When The Undertaker tossed Foley off the top of the Cell through the Spanish announcers’ table, it basically came out of nowhere. Unlike today, when WWE telegraphs that kind of thing by partially clearing the table, Foley smashed into a normal, fully operational broadcast setup, complete with pointy CRT monitors. Compared to the already impressive Michaels bump, Foley came down from higher up and with arguably less control, and it was legitimately shocking Lead announcer Jim Ross, a longtime friend and supporter of Foley’s, was clearly not informed of the spot in advance, screaming “GOOD GOD ALMIGHTY, THEY KILLED HIM!” in a bit of a pointed slip. After a bit of a delay with Funk, Vince McMahon, shiatsu masseur Francois Petit (billed as the WWE doctor), and others hitting the ring to see Foley out on a stretcher, he popped back up and started climbing the cage again. Moments later, that led to Undertaker chokeslamming him through the roof of the Cell and into the ring.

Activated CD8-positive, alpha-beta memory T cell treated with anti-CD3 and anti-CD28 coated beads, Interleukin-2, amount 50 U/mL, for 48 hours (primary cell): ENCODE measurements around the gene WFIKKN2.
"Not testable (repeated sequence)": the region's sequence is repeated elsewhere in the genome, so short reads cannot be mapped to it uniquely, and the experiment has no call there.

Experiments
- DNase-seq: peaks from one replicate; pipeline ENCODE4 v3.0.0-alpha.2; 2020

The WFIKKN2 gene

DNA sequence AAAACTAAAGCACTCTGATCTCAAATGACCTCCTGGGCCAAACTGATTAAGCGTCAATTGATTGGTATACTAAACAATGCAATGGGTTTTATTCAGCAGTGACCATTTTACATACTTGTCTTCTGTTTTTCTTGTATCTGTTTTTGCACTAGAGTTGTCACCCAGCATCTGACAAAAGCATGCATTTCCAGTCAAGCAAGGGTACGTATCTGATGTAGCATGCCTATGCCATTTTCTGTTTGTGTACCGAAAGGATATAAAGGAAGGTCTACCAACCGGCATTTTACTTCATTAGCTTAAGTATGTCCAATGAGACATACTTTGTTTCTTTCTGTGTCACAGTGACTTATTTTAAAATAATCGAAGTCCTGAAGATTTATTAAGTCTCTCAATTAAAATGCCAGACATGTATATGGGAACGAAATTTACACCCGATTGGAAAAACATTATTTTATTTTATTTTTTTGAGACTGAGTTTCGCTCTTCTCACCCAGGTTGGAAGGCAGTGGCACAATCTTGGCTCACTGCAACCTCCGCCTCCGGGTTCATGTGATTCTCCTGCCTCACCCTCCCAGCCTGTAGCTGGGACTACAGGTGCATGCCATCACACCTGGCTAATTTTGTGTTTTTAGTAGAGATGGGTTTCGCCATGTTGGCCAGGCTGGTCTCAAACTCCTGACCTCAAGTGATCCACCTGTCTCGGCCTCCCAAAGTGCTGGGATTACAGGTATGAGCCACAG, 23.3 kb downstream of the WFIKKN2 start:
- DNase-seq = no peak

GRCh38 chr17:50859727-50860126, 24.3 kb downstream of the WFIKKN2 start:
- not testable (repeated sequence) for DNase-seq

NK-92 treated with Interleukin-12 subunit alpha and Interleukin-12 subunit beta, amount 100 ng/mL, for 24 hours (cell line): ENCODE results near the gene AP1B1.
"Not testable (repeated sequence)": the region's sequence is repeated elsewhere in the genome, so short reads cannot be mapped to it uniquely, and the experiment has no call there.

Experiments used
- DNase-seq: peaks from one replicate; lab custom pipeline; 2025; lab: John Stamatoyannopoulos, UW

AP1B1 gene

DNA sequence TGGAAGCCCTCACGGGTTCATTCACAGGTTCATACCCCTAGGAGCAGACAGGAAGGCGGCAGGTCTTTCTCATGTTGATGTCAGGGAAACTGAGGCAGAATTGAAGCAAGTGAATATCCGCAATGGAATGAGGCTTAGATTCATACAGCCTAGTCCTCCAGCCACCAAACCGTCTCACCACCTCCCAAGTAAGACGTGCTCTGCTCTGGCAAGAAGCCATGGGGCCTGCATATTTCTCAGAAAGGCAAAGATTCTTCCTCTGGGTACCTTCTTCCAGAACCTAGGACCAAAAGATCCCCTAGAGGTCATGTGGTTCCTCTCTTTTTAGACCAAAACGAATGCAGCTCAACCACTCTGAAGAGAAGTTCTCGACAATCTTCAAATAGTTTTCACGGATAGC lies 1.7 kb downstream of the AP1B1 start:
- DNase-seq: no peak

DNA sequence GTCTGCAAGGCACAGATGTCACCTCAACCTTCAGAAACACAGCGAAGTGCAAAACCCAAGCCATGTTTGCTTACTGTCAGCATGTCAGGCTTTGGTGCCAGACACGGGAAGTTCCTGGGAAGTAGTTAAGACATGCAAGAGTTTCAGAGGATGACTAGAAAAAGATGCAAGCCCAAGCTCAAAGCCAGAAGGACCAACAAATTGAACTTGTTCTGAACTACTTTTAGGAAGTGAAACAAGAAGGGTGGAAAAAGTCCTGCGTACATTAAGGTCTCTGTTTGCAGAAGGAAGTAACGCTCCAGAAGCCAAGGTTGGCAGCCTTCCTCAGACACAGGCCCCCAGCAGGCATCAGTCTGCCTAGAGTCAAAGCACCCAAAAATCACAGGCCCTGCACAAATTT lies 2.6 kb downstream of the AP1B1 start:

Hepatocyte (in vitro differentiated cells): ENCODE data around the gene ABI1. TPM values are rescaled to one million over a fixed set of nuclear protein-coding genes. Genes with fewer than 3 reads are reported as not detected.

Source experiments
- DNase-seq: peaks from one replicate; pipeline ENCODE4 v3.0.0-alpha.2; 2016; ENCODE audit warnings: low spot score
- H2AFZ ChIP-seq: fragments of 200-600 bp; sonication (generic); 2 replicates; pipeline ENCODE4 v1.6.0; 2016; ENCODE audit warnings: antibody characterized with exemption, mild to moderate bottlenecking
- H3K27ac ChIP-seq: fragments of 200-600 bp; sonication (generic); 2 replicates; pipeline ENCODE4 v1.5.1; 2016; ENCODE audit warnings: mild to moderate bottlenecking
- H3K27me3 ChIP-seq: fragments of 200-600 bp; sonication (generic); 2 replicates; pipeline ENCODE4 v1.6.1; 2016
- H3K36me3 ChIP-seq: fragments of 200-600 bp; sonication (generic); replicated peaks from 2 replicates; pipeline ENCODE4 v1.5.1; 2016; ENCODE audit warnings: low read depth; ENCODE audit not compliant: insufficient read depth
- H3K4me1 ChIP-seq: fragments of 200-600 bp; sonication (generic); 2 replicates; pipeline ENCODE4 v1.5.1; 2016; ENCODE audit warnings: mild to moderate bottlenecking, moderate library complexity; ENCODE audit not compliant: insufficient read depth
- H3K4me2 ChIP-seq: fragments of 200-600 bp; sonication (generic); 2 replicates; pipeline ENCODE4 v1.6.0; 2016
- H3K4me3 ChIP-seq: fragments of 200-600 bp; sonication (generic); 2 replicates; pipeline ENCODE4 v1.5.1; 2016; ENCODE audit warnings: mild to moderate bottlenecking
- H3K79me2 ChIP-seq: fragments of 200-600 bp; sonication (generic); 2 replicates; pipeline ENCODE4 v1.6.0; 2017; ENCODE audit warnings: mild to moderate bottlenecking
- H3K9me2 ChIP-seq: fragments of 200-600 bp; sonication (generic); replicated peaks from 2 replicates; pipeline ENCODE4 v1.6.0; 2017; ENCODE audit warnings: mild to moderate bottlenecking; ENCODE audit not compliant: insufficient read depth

Exactly what happened at this point has been debated for two decades. In the first Cell match, Michaels took various moves on the roof and it held up fine. Here, even before the first fall, there was a moment where the corner of one of the chain-link panels making up the roof gave way in a bit of a scare. While Foley has always insisted that the second fall was an accident, when he hit the mat, zip ties were visible all over the ring, suggesting that something had been planned. That said, a chair was left atop the cage panel that gave way, so when Foley went through, the chair followed, speeding downward, and smacked him in the jaw, dislocating it and knocking him senseless. That clearly wasn’t planned.